Something that every woman
who's sitting there on their couch
with the retainers,
and their rollers, and no makeup--
-In our socks. Yeah.
-And, you know, in socks
can look at this and somehow feel
some level of connection to this story.
So let me take the wig off.
[emotional music playing]
[Viola] Let me take the makeup off
because in doing that,
what I'm presenting you with
is not the character of Annalise,
but the woman that is Annalise.
[Oprah] Wow.
And I read that it was you who insisted
that that happen in that scene.
-[Viola] Yes, it was.
-[Oprah] Yes.
What you wrote is, "Annalise Keating
released in me the obstacles blocking me
from realizing my worth
and power as a woman."
"If I were to mark
the first time I fully used my voice,
it was in How to Get Away with Murder."
"That role liberated me."
What was it about Annalise
that helped you step into your full power?
Because she was all the things
that people said, not only I wasn't,
but people who look like me weren't.
You're not sexual.
No one's gonna find you attractive.
You're probably not having sex
'cause who would wanna
who would, um, desire you?
This was happening
this was nine years ago.
So people were saying that nine years ago?
Absolutely. I always [laughing]
Yes, they were.
And that's why it was liberating
because it absolutely is not true.
just a fantasy of mine,
that there is any number of people
who are sitting at home
waiting to be a part of the story.
To see themselves.
To feel some level of validation.
And I felt thatAnnalise was a perfect way
for me to be able to do that.
Okay. I wanna get to to Julius
because he's such a
has been such a
He changed your whole life.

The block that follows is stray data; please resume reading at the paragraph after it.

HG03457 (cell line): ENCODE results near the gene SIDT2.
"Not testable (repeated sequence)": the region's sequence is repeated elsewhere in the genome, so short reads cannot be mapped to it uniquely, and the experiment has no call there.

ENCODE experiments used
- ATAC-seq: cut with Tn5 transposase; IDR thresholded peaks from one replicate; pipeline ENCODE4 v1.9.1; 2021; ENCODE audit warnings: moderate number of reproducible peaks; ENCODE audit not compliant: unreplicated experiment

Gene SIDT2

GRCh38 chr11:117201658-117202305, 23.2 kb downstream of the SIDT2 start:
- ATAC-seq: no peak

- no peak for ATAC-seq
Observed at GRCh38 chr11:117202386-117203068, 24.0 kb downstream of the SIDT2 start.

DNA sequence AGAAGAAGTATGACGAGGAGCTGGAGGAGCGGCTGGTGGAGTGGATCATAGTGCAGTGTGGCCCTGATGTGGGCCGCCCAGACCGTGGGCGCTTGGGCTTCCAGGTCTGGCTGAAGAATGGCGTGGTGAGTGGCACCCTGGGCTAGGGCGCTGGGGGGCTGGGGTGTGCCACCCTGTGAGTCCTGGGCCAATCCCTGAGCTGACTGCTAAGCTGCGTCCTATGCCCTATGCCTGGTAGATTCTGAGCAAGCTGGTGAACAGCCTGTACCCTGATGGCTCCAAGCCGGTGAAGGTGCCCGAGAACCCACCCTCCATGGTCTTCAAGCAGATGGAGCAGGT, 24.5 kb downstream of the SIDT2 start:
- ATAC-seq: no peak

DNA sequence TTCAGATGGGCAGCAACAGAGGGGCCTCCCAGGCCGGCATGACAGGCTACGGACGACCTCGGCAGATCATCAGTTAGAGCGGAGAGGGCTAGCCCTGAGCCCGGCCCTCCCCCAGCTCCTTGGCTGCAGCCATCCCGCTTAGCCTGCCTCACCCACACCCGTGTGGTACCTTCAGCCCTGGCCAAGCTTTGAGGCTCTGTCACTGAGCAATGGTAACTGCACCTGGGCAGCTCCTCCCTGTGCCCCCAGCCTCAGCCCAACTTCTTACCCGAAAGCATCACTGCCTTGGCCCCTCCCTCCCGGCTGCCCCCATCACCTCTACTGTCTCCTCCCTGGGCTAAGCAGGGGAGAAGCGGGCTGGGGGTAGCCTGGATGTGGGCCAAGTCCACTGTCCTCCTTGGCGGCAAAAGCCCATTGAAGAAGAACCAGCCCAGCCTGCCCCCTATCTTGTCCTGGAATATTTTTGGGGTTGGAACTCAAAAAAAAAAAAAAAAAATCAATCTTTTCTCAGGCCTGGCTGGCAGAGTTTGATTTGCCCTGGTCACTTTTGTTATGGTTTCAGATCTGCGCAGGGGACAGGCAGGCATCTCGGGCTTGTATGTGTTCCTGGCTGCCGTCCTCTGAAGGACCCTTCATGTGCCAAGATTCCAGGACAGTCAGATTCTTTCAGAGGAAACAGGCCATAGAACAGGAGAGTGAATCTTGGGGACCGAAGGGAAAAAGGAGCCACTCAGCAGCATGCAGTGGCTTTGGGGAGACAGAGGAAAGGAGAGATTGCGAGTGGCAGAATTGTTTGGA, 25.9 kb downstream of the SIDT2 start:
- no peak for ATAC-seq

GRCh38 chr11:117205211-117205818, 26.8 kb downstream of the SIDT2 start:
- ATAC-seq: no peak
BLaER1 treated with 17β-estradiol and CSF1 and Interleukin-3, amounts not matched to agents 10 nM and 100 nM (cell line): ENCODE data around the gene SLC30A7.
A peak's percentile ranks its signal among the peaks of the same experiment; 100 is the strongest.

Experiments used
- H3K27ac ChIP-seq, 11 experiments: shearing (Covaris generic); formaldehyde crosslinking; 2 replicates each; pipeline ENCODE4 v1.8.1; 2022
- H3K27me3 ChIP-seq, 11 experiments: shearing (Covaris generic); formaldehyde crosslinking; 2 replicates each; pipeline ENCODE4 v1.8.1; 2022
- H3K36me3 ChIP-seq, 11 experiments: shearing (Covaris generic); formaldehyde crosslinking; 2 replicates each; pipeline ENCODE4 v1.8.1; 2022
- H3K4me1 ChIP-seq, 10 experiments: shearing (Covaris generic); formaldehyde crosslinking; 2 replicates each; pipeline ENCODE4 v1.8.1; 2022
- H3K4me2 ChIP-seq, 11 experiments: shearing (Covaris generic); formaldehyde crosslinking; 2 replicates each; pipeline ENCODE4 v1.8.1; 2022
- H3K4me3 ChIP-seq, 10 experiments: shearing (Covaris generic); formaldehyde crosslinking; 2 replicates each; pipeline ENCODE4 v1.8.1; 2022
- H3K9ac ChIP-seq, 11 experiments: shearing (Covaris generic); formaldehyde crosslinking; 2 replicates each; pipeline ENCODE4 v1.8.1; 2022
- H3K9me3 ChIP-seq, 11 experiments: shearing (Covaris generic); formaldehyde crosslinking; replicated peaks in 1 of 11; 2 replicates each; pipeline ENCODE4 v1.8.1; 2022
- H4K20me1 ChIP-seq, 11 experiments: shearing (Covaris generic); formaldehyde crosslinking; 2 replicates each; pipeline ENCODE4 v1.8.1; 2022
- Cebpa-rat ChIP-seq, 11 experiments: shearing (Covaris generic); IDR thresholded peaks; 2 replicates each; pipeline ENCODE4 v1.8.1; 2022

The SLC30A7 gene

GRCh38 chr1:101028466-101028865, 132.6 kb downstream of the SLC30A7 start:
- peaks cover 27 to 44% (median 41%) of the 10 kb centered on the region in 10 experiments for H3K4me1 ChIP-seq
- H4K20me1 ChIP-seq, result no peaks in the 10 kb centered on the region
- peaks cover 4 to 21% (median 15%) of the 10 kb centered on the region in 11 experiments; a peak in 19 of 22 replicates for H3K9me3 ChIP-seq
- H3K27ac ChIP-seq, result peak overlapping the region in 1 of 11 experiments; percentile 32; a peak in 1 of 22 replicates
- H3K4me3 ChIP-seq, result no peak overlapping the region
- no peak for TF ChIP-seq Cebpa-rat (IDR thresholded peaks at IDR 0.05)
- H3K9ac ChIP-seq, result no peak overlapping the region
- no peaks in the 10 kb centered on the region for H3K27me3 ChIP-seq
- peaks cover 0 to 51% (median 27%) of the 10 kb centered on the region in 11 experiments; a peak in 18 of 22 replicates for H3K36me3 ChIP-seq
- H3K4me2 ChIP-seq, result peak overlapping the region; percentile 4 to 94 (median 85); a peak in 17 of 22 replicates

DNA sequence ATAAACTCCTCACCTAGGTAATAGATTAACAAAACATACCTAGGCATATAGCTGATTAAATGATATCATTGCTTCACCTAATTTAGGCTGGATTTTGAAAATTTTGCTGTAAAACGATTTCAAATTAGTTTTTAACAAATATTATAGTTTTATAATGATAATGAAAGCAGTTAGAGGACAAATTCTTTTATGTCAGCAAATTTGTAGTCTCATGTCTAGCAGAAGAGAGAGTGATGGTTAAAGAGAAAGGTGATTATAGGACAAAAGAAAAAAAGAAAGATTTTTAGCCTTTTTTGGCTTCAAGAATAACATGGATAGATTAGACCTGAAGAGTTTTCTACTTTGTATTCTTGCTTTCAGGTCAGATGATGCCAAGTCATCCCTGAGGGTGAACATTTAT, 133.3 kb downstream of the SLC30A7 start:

Everything changed.
So let's get to the story where you
You were talking to a friend and you said,
"I can't believe I
I keep running into all these assholes."
And she said, "Well, maybe
you should look at yourself."
-[Viola] Yeah.
And then you had a friend who told you
to go home and pray for who you wanted.
-[Viola] Mm-hmm.
-The kind of man you wanted.
And you actually got on your knees
and you asked God for
A big Black man. I said because he said,
"Viola, even
He said, "Even the vacuous stuff.
Just put it all in there."
"Looks, everything."
I said, "Really? With God?
I got to tell him that."
He's like, "Yes.
You gotta put it all out there."
He was like, "Be careful."
And I went I got on my knees,
and I did.
I said,
"I want a big Black man from the south
who's probably been married before,
has kids,
'cause I don't want any pressure
in that department.
Someone who's maybe been an actor
who understands the artistic community.
Someone who goes to church and loves God.
I said, "If you give me that,
I'll start going to church, God."
"I really will."
"I I'm I'm committed to it."
[laughs] And then I signed off
just like writing a letter.
And three and a half weeks later,
I met Julius from Texas.
Ex-football player, 'cause actually
that's one of the things I put on--
-[Oprah] You asked for a football player.
-[Viola] A football player. Athlete.
Ex- football player, been married.
Raised his children on his own.
Was an actor.
Invited me to church.
And, um,
I thought to myself,
Did you know immediately
that he is what you'd prayed for?
-[Oprah] You did?
[Viola] I went home. I was amazed.
I started calling.
Especially My friend Patrice, especially.
I said, "Patrice."
"I met a man."
[Oprah laughing]
[Viola] And she said,
"Girl no." I said, "Yeah."
"I really think I met somebody."
And then I made the connection
with her too. I told her everything.
I was shocked. Sort of like magic.
Um, yeah.
[Oprah] Your life hasn't been the same
since the two of you
actually became bonded together.
[Viola] It has not been the same.
[Oprah] That's why this book
is so important.
I called up Gayle. I go,
"You need to do what Viola did."
"You need to get down on your knees."
"You need to pray
and ask for what you want."
But also looking for the kind of life
he has led before you.
I was in therapy at the time,
and I remember my therapist just saying,